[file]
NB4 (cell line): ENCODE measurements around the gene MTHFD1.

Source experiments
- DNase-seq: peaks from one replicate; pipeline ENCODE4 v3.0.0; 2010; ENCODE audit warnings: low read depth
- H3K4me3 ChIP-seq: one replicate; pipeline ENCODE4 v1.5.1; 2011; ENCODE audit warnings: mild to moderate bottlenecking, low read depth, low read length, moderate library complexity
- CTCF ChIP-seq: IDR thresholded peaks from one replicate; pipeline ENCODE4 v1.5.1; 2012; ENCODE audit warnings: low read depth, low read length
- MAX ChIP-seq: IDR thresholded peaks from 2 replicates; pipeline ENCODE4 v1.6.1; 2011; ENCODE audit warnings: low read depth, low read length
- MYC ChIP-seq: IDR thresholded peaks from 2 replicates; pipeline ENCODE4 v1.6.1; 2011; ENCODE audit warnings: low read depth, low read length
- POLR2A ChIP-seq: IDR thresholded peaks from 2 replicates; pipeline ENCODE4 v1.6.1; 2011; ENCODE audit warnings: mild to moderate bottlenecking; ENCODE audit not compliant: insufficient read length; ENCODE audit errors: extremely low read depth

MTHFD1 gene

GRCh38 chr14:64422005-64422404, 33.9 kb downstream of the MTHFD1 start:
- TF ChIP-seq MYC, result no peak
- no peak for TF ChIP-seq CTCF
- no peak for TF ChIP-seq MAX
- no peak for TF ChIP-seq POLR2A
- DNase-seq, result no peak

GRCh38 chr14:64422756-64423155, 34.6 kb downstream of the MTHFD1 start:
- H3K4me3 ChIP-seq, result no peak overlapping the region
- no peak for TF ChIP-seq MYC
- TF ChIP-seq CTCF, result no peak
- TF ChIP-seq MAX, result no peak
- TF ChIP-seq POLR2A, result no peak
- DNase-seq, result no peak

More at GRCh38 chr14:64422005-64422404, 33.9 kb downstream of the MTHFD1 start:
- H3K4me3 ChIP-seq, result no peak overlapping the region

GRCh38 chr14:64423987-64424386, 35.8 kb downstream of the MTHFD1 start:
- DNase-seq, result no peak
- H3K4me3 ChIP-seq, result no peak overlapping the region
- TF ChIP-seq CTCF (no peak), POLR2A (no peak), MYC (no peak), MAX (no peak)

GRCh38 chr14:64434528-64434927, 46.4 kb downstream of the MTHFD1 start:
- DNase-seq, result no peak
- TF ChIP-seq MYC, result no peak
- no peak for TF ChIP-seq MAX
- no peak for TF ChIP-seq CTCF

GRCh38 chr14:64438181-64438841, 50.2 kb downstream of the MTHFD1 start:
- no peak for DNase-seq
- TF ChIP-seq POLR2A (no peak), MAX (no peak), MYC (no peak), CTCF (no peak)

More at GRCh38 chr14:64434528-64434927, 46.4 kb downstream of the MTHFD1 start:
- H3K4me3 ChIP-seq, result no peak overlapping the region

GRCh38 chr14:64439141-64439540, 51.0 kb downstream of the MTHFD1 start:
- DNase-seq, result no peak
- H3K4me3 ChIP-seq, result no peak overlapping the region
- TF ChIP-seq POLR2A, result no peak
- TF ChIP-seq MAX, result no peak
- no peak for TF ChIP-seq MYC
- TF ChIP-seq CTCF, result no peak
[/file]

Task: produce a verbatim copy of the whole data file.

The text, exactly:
NB4 (cell line): ENCODE measurements around the gene MTHFD1.

Source experiments
- DNase-seq: peaks from one replicate; pipeline ENCODE4 v3.0.0; 2010; ENCODE audit warnings: low read depth
- H3K4me3 ChIP-seq: one replicate; pipeline ENCODE4 v1.5.1; 2011; ENCODE audit warnings: mild to moderate bottlenecking, low read depth, low read length, moderate library complexity
- CTCF ChIP-seq: IDR thresholded peaks from one replicate; pipeline ENCODE4 v1.5.1; 2012; ENCODE audit warnings: low read depth, low read length
- MAX ChIP-seq: IDR thresholded peaks from 2 replicates; pipeline ENCODE4 v1.6.1; 2011; ENCODE audit warnings: low read depth, low read length
- MYC ChIP-seq: IDR thresholded peaks from 2 replicates; pipeline ENCODE4 v1.6.1; 2011; ENCODE audit warnings: low read depth, low read length
- POLR2A ChIP-seq: IDR thresholded peaks from 2 replicates; pipeline ENCODE4 v1.6.1; 2011; ENCODE audit warnings: mild to moderate bottlenecking; ENCODE audit not compliant: insufficient read length; ENCODE audit errors: extremely low read depth

MTHFD1 gene

GRCh38 chr14:64422005-64422404, 33.9 kb downstream of the MTHFD1 start:
- TF ChIP-seq MYC, result no peak
- no peak for TF ChIP-seq CTCF
- no peak for TF ChIP-seq MAX
- no peak for TF ChIP-seq POLR2A
- DNase-seq, result no peak

GRCh38 chr14:64422756-64423155, 34.6 kb downstream of the MTHFD1 start:
- H3K4me3 ChIP-seq, result no peak overlapping the region
- no peak for TF ChIP-seq MYC
- TF ChIP-seq CTCF, result no peak
- TF ChIP-seq MAX, result no peak
- TF ChIP-seq POLR2A, result no peak
- DNase-seq, result no peak

More at GRCh38 chr14:64422005-64422404, 33.9 kb downstream of the MTHFD1 start:
- H3K4me3 ChIP-seq, result no peak overlapping the region

GRCh38 chr14:64423987-64424386, 35.8 kb downstream of the MTHFD1 start:
- DNase-seq, result no peak
- H3K4me3 ChIP-seq, result no peak overlapping the region
- TF ChIP-seq CTCF (no peak), POLR2A (no peak), MYC (no peak), MAX (no peak)

GRCh38 chr14:64434528-64434927, 46.4 kb downstream of the MTHFD1 start:
- DNase-seq, result no peak
- TF ChIP-seq MYC, result no peak
- no peak for TF ChIP-seq MAX
- no peak for TF ChIP-seq CTCF

GRCh38 chr14:64438181-64438841, 50.2 kb downstream of the MTHFD1 start:
- no peak for DNase-seq
- TF ChIP-seq POLR2A (no peak), MAX (no peak), MYC (no peak), CTCF (no peak)

More at GRCh38 chr14:64434528-64434927, 46.4 kb downstream of the MTHFD1 start:
- H3K4me3 ChIP-seq, result no peak overlapping the region

GRCh38 chr14:64439141-64439540, 51.0 kb downstream of the MTHFD1 start:
- DNase-seq, result no peak
- H3K4me3 ChIP-seq, result no peak overlapping the region
- TF ChIP-seq POLR2A, result no peak
- TF ChIP-seq MAX, result no peak
- no peak for TF ChIP-seq MYC
- TF ChIP-seq CTCF, result no peak